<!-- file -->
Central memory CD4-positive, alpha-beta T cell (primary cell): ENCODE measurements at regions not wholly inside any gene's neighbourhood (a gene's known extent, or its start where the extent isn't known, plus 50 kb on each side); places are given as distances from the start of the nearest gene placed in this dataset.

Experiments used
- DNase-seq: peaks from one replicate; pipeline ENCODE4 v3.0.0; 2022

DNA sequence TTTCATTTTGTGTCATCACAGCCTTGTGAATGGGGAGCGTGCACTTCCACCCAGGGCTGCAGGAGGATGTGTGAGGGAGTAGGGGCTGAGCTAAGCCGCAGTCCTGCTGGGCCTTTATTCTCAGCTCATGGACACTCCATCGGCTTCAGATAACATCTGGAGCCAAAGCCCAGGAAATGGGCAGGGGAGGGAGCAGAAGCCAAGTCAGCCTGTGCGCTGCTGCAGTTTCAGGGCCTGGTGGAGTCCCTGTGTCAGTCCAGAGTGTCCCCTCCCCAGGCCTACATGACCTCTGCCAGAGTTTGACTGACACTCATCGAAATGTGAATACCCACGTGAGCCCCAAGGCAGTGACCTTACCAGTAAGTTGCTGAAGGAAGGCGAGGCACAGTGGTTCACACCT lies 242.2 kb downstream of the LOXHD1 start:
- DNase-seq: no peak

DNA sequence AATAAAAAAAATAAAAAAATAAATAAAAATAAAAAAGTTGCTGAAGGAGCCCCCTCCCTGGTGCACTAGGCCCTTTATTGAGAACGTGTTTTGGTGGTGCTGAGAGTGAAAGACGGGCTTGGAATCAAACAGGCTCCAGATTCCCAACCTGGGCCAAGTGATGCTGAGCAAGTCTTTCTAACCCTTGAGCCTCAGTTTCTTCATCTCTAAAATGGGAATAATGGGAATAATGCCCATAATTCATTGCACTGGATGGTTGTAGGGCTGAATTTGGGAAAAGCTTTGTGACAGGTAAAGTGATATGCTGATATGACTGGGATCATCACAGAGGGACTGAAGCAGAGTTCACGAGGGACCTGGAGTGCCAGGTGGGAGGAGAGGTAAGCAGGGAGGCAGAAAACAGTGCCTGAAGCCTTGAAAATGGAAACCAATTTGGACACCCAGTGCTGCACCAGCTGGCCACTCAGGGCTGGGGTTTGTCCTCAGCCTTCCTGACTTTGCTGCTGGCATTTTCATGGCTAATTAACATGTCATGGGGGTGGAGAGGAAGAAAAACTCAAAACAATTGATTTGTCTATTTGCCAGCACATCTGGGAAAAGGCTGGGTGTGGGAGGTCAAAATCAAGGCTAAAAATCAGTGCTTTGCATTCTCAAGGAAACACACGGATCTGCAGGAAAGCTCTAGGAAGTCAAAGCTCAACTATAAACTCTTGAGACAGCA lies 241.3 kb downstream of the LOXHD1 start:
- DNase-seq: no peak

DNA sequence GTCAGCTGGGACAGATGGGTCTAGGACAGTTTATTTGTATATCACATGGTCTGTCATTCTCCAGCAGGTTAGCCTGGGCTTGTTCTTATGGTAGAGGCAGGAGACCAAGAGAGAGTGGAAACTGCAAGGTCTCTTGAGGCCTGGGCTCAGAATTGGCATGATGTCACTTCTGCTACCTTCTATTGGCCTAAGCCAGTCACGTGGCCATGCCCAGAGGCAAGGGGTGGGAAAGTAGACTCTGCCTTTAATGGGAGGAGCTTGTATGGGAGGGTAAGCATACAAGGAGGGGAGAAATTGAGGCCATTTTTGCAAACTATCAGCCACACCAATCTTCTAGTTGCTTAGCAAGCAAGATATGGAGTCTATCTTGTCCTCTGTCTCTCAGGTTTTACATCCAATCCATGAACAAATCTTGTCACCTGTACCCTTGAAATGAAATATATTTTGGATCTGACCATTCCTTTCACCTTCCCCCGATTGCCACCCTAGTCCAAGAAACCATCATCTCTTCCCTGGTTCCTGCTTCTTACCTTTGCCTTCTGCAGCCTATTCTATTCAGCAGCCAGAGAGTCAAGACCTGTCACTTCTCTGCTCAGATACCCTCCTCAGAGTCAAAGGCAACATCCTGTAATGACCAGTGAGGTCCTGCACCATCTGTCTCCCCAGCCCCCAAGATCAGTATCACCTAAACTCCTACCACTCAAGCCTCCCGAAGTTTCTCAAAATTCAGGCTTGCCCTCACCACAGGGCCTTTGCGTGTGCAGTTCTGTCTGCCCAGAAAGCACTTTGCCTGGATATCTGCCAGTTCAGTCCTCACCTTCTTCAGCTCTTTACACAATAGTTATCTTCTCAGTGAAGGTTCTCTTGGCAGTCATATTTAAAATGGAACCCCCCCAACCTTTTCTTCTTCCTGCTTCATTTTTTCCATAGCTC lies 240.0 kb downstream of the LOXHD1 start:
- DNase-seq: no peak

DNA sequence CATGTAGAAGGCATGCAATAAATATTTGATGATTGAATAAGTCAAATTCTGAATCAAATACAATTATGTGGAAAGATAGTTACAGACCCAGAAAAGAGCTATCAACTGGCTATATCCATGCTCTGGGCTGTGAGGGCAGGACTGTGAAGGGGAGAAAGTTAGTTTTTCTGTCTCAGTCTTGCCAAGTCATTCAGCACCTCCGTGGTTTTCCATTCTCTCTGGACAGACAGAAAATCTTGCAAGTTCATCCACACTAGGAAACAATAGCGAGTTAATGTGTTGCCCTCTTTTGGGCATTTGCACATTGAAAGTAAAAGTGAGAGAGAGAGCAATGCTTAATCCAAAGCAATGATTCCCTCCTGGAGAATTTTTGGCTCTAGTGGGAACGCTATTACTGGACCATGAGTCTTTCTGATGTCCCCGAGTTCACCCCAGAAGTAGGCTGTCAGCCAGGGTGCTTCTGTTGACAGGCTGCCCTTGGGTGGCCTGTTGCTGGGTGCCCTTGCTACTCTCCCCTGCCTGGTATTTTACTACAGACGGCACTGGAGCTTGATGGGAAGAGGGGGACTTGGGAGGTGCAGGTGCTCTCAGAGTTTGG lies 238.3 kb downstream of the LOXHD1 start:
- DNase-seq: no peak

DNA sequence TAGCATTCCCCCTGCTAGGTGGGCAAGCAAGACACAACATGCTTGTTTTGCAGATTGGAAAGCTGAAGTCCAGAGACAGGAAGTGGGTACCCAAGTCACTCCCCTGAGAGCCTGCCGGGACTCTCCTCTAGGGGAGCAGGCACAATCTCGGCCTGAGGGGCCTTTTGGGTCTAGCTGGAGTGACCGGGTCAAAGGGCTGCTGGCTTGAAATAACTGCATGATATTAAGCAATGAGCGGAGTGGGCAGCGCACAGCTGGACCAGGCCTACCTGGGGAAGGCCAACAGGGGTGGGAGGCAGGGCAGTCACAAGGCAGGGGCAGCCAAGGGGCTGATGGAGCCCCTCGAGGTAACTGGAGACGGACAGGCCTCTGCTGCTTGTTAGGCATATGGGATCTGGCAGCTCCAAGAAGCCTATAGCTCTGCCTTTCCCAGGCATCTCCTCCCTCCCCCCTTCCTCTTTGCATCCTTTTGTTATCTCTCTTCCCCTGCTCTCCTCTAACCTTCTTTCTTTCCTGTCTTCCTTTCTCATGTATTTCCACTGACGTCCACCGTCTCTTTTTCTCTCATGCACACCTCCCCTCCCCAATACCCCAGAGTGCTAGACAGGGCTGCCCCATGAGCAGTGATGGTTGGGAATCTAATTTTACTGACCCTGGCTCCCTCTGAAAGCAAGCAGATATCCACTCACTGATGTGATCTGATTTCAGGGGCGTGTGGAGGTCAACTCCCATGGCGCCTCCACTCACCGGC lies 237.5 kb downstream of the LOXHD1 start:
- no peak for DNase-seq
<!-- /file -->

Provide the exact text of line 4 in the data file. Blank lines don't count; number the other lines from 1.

DNA sequence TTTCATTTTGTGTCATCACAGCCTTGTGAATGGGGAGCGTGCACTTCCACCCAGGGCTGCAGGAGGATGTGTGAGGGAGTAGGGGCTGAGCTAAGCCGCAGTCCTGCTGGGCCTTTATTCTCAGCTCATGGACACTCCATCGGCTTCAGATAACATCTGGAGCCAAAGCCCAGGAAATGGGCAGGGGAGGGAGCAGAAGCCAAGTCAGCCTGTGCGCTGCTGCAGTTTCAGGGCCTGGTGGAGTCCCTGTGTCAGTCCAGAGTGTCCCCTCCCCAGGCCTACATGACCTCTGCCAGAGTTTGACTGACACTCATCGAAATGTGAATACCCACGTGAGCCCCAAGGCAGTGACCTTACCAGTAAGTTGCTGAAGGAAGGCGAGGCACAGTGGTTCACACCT lies 242.2 kb downstream of the LOXHD1 start: